XLK, CSCO, EMC, SUNW, SPY, DIA, MDY, MIM, MLF, XLI, XLV,
INTC, JDSU, SEBL, TXN, AMCC, PMCS, BRCM, CMGI, ITWO, NTAP,
QLGC, VRSN, VRTS, VTSS,
2 ALTR, XLNX, QQQ, AMAT, KLAC, LRCX, NVLS, TER, AMCC, 24
PMCS, CSCO, SPY, DIA, MDY, MIM, MLF, SUNW, EMC, INTC, JDSU,
MXIM, LLTC, SEBL, VRTS
1 ALTR, XLNX, QQQ, AMAT, KLAC, LRCX, NVLS, TER, CSCO, SPY, 15
DIA, MDY, MIM, SUNW, INTC
















200

150


2o
100

50

OM A i
1 2 3 4 5 6 7 8 9 10 11
Time Period
A



500

400

300

200

100


1 2 3 4 5 6 7 8 9 10 11
Time Period
B



1,400

1,200

S1,000

800

600

400

200


1 2 3 4 5 6 7 8 9 10 11
Time Period
C


Figure 2-1: Largest group size by time period (A corresponds to the threshold value of

0.7, B corresponds to the threshold of 0.6, and finally, C pertains to the market

graph with threshold 0.5)














CHAPTER 3
EVOLUTION OF SOCIAL NETWORK

Social Networks have attracted many scientists in the recent days especially

because of their applications in social processes such as studying disease spreading [27-

29], urbanization studies [30-32], discover the network of Innovators [33] and in many

other fields. Also social scientists are interested in studying evolving social networks as a

dynamic process [34]. In this chapter, we present a model that would dynamically

simulate a social network with some standard assumptions that are already in the

literature and show that the model accurately mimics a real world network.

Introduction

Social Networks like web graph and finance graph evolve over time. In fact, the

rate at which they change with time might be higher compared with other real world

networks. They have network transitivity, where the nodes have tendency to connect if

they share a mutual neighbor [4, 35]. They also have high degree correlation or

assortative mixing [36], where nodes of high degree tend to connect with other nodes of

high degree. Individuals of a social network could have identities [35, 37, 38],

characteristics of a specific node, which helps in a hierarchical classification of nodes.

For instance, in a student community there are more opportunities for two students to

establish a relationship who are classified in the same group than for two students who

are strangers to each other. These identities could be that the students may take the same

classes, or play a common sport or have same music interests. Small world phenomenon

is another feature of social network [4-6], nodes are separated by a distance of 6 or less









on an average. These are also some of the parameters which would help in simulating our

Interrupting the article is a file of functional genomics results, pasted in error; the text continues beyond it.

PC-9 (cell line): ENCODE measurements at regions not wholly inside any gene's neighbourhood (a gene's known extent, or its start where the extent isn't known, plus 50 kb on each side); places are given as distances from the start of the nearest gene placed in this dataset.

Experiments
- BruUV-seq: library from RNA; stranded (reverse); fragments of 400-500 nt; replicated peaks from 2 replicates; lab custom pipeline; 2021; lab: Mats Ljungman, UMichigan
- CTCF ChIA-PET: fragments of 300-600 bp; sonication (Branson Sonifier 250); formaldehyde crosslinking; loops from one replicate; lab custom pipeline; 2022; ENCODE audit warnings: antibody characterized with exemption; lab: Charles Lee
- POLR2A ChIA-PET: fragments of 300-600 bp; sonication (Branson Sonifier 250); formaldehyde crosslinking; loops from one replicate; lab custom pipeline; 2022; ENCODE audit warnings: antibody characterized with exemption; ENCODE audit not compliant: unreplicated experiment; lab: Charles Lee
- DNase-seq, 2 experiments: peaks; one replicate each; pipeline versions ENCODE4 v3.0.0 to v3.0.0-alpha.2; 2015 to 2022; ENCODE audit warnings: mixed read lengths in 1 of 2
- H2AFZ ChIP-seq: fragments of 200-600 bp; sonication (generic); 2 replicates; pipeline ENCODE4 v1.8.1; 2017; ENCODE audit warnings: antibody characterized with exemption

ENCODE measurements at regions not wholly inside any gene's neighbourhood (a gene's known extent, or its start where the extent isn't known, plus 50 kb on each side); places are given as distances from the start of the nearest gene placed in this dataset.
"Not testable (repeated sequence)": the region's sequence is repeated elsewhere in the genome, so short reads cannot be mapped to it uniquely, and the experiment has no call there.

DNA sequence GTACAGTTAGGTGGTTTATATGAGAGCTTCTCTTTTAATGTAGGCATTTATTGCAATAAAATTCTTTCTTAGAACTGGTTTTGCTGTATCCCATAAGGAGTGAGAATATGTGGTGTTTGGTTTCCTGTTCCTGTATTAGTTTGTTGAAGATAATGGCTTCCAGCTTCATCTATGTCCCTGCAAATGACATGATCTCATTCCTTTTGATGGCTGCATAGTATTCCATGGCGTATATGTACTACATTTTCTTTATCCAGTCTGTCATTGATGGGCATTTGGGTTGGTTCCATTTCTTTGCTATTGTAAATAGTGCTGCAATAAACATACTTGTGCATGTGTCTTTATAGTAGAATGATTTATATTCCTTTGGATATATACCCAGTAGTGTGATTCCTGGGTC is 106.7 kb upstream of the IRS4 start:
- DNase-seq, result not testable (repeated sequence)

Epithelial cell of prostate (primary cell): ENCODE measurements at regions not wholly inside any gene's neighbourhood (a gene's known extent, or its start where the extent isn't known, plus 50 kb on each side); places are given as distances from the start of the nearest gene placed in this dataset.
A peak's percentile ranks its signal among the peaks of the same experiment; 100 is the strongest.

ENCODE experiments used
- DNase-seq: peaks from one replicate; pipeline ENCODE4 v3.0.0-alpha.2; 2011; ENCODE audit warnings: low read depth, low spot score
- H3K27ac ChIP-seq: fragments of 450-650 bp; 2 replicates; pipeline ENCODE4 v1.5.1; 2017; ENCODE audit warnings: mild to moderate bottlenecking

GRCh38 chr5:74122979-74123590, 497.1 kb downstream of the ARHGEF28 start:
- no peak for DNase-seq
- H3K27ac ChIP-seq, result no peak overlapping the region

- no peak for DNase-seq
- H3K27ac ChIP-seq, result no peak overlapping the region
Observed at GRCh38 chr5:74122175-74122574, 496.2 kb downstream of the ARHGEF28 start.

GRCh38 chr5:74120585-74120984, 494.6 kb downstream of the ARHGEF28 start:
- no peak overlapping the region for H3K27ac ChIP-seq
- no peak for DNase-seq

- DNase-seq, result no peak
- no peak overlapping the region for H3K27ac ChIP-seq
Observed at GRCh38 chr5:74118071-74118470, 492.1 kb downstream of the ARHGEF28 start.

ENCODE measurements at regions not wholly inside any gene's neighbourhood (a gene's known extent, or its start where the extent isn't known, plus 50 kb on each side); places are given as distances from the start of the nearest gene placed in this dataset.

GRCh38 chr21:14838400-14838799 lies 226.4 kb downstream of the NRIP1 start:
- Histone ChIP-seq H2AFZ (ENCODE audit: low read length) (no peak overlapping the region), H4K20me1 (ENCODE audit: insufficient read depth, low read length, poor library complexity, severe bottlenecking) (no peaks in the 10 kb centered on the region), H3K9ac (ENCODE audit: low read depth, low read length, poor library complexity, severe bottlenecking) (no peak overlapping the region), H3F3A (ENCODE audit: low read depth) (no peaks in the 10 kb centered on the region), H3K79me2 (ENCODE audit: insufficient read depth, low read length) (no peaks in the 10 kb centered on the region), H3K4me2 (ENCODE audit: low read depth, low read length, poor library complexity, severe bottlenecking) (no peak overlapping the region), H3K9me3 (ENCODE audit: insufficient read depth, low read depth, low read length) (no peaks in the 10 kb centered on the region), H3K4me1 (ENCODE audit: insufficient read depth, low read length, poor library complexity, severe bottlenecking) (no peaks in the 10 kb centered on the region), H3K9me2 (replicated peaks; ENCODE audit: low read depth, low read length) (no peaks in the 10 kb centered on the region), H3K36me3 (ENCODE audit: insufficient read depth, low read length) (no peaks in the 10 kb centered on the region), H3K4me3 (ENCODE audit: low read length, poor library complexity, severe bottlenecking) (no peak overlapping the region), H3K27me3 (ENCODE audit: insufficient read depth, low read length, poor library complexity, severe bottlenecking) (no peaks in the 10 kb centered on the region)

model.

Most complex networks have preferential attachment and addition of new vertices

[2]. An important thing to note is that unlike other complex real world networks like

biological or technological networks all social networks will not be having preferential

attachment and addition of new vertices to the networks with time. This feature especially

not having preferential attachment makes these networks follow a single scale

distribution as against power law distribution [3]. Of course, social networks like author

collaboration and movie actors will possess these two characteristics. Social networks

have a wide range of applications such as study of diseases in a network, identifying

innovators in an author collaboration network, analyzing the pattern of migration among

people and investigating criminal behavior using financial flows.

Model

We propose a model where we dynamically simulate a social network based on the

strength of the relationship [39] and identities of the individuals [37, 38] involved in the

relationship. Other factors influencing the growth of the network are mutual

acquaintances shared by the individuals [40] and time of their last contact [34, 41]. The

reasons for considering these parameters are quite intuitive. It takes more time for the

relation to fade or disassociate, when the relation is stronger. Also relationships last

longer with frequent contacts and fade away if individuals don't stay in touch. The

relationship strengthens with more and more contacts. The mutual acquaintances shared

by the individuals help in providing opportunities for the individuals to meet [39].

At each time interval we pick two random nodes and add an edge between them

with a probability given by p*fx, where